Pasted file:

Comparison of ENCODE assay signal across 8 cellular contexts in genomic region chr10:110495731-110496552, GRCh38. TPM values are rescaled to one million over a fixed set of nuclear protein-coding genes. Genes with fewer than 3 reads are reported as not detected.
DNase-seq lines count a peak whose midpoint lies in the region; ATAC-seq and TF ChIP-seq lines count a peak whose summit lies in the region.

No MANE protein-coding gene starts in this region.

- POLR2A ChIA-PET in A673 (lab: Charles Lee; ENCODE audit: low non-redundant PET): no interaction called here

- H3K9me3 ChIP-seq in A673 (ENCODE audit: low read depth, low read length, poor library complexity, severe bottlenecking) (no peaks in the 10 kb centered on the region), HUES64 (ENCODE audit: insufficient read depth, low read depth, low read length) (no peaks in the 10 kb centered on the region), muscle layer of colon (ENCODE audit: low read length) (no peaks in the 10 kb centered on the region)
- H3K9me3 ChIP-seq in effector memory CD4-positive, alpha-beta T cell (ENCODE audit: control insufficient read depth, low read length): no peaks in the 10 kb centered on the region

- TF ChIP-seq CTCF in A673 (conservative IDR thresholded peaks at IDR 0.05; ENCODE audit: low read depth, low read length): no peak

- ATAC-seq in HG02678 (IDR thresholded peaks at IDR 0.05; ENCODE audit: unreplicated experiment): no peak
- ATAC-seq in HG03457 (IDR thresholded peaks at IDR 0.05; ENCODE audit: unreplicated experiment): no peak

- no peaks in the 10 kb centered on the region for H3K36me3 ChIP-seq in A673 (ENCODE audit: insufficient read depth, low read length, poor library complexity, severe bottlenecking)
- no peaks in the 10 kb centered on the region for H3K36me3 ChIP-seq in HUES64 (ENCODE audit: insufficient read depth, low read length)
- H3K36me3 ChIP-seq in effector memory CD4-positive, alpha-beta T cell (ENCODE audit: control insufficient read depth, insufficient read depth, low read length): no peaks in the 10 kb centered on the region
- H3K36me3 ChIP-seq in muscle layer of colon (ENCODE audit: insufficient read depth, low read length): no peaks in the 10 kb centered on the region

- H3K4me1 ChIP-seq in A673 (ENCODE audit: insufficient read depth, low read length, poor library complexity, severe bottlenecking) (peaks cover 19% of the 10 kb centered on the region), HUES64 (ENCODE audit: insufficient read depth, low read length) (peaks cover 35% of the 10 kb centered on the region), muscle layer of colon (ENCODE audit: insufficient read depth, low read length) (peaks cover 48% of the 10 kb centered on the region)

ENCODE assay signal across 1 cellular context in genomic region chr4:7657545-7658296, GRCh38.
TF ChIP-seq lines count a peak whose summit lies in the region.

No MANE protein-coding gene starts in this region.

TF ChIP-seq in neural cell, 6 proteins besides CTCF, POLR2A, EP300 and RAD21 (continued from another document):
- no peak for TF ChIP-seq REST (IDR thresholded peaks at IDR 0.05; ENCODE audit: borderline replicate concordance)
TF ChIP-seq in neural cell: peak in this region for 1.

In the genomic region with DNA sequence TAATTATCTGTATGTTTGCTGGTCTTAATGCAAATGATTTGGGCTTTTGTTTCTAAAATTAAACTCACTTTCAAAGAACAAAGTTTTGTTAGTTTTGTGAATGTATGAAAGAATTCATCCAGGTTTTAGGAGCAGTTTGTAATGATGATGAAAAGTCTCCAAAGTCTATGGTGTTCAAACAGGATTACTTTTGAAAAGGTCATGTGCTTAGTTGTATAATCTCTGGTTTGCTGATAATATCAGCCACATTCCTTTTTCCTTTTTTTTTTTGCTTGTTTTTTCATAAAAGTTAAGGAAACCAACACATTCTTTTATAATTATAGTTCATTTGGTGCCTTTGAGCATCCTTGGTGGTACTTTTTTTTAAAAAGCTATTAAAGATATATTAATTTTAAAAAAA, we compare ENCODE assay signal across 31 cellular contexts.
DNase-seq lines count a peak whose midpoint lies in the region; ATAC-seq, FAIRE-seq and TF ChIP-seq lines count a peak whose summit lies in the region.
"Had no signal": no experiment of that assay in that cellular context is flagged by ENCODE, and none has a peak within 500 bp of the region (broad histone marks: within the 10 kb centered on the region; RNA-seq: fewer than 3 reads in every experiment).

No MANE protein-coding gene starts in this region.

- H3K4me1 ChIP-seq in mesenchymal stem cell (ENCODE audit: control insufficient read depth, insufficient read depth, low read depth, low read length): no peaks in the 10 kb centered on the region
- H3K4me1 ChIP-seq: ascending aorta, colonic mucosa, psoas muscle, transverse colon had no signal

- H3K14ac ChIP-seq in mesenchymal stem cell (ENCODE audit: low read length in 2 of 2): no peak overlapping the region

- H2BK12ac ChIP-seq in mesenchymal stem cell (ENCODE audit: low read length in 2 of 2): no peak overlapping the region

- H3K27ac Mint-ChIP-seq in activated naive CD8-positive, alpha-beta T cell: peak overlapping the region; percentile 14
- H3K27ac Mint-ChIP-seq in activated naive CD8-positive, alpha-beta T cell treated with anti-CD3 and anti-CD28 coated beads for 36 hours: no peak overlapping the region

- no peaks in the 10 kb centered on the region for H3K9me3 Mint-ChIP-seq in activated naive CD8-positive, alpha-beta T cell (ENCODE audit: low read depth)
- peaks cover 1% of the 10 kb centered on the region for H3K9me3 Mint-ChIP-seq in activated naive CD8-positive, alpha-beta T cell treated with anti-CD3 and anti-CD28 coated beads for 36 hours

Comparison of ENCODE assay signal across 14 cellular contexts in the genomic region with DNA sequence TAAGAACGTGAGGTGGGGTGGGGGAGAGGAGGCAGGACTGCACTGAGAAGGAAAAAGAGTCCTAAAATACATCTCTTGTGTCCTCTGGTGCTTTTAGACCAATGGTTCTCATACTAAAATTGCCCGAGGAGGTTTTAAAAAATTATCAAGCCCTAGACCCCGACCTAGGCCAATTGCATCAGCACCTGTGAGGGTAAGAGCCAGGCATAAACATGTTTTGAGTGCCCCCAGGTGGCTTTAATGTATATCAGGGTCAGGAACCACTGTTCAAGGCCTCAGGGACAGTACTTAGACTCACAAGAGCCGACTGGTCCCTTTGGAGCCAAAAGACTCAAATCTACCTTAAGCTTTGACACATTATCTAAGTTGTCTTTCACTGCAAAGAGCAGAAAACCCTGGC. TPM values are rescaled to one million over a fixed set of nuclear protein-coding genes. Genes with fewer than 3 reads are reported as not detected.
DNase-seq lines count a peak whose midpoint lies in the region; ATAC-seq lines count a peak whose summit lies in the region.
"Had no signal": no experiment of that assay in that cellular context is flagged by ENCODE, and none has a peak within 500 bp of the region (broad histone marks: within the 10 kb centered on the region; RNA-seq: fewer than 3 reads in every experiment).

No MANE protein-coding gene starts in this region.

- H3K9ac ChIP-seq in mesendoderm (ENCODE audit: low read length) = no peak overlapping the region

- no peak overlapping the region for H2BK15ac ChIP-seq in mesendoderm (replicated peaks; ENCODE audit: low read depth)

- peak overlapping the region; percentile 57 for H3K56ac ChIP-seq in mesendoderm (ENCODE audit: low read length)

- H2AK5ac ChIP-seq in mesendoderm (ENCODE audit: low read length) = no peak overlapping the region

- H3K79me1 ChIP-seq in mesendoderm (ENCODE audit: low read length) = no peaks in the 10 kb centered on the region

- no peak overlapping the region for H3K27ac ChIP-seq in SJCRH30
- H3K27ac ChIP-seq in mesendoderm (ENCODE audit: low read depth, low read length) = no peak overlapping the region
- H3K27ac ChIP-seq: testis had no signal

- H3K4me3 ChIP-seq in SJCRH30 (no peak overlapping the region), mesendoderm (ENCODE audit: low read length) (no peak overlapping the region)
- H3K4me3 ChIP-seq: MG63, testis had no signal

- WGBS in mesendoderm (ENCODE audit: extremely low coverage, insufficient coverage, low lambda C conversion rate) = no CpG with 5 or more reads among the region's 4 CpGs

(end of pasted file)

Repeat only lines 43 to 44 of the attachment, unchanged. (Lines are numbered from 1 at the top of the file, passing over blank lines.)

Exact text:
- H3K27ac ChIP-seq in mesendoderm (ENCODE audit: low read depth, low read length) = no peak overlapping the region
- H3K27ac ChIP-seq: testis had no signal